The attempts to commit suicide may be as a result of ones appearance such that the individual especially if in adolescence will think that they are often humiliated due to their not pretty physical appearance which is not true. Occasionally, this happens when the young adults make it a habit to compare other peers who are not shy and afraid of challenges to themselves and the question about ones appearance in relation to confidence appears (Wells, 1998).Sometimes the individual may attempt to commit suicide as a way of attracting attention especially when they feel that they are often humiliated by their peers due to their conserved nature. The counter activity of committing suicide could also be a way of seeking revenge from those who reject the moves of the individual especially members of the opposite sex (Shaw, 2005).
Effects on the general psychological aspect of the individual
Individuals who are suffering from social anxiety disorders often experience a wide range of psychological problems which are brought about by the disorder. It causes unnecessary worry about many things which could pass as normal for other individuals. Fear of the unknown is especially common in such individuals even if there is no cause for worry (Wells, 1998).This uncalled for worries result into an individual being paranoid about very many minor events. Individuals who are paranoid tend to avoid opportunities which will present them in the limelight for fear of what others will say about them. Such situations minimize chances of individuals excelling in life as they fear being talked about as well as being the center of attraction for everybody. The shyness presented by individuals suffering from social anxiety disorder thus prohibits advancement in certain areas of life (Nepon, 2010).Social anxiety disorder causes intense panic to its victims such that even a simple task appears to be quite a challenge especially when the individual is sweating and shy. The panic makes the resulting work to be shoddy as well as making the person appear unprofessional (Shaw, 2005).
Social anxiety disorders are quite common in different individuals at different capacities where the disorder presents various characteristics and barriers to the normal activities of the affected individuals. The problems associated with the disorder range from simple blushing to complex sweating when faced with the opportunity of addressing a social gathering.Sometimes the disorder poses serious problems to the career as well as the foundations laid at school regarding future roles and responsibilities in various professions. The disorder has cost many people loss of opportunities to discovering their talents as well as inhibiting full exploitation of their energy reserves.The normal routine of life in individual suffering from social anxiety disorder is totally different from that led by other people as the later is full of so many barriers and hindrances.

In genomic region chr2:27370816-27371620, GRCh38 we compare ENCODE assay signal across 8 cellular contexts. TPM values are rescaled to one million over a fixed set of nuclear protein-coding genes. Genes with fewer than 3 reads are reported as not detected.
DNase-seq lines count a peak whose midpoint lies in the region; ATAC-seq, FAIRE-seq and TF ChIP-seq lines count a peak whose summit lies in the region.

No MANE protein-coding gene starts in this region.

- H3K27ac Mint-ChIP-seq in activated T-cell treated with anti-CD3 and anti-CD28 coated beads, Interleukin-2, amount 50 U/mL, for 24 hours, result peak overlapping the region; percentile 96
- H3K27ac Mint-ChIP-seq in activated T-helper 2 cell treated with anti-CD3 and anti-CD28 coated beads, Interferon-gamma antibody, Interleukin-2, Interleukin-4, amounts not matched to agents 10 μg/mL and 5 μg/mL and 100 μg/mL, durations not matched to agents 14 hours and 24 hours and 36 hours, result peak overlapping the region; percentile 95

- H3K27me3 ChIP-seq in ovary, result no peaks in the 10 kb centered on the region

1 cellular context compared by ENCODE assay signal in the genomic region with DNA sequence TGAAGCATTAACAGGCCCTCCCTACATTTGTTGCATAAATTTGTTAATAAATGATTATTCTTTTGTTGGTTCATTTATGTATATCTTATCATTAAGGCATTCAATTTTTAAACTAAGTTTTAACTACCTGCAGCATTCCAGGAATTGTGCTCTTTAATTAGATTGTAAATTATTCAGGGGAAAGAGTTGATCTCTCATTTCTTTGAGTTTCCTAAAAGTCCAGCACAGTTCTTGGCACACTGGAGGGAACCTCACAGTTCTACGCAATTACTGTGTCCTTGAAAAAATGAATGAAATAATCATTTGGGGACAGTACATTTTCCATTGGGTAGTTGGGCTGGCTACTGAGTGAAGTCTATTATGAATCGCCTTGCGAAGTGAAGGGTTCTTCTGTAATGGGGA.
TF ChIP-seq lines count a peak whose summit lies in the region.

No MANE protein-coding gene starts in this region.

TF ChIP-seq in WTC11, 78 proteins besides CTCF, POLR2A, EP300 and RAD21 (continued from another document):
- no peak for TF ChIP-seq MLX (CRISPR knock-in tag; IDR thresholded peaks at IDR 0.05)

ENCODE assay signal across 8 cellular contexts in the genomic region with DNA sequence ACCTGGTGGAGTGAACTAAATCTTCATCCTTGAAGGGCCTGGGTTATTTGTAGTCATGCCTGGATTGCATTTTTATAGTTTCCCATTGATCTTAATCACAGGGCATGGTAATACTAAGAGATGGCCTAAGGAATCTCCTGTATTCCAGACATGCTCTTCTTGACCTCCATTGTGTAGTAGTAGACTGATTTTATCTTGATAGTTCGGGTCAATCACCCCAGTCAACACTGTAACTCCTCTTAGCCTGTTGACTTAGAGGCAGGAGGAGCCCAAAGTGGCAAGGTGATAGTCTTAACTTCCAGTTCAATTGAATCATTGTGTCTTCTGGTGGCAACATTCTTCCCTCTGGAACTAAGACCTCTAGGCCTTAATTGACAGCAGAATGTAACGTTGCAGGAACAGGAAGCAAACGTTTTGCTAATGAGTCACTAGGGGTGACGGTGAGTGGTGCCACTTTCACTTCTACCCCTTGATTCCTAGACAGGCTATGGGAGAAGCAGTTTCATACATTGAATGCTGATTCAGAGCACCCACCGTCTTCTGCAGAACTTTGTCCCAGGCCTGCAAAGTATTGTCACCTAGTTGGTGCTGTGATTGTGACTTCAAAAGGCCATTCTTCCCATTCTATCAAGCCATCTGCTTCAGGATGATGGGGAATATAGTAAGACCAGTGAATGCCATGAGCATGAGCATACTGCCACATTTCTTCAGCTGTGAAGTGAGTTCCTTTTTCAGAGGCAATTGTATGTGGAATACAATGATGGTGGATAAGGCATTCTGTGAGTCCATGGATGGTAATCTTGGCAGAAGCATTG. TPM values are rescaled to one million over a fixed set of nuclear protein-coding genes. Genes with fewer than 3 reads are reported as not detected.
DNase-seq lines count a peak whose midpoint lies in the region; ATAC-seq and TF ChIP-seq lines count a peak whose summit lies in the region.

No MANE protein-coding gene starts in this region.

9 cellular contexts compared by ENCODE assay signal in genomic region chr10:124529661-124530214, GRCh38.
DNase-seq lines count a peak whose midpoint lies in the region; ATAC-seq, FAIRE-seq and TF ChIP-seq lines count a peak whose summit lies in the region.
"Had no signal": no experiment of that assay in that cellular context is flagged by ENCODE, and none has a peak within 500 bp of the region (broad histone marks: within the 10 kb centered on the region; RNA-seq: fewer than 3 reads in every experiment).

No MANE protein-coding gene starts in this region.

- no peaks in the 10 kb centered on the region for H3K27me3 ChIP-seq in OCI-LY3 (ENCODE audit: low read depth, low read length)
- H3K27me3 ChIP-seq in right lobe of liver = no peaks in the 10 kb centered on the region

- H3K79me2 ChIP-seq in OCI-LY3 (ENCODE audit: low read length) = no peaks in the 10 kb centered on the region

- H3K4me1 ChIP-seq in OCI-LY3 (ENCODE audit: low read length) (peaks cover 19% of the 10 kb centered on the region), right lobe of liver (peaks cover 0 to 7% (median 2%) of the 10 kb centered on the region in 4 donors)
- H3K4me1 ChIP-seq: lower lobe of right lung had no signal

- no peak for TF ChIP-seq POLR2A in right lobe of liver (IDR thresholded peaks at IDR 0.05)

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Book, S.W. and Randall, C.L. (2002), Social anxiety disorders and alcohol use. National Institute on Alcohol and Alcoholism
Nepon,S. , Belik, S. Bolton, J. and Sareen, J. (2010), the relationship between anxiety disorders and suicide attempts: findings from the National Epidemiologic survey on Alcohol. University of Manitoba
Shaw, G. (2005), Is social anxiety disorder just another name for being really shy. Retrieved on May 27, 2010 from: www.mentalhelp.net/poc/view-doc.php?
Wells, A. and Papageorgious, C. (1998), Social phobia: effects of external attention on anxiety, negative beliefs and perspective taking. Journal of Behavior Therapy. Vol.29, iss.3, pp. 357-370.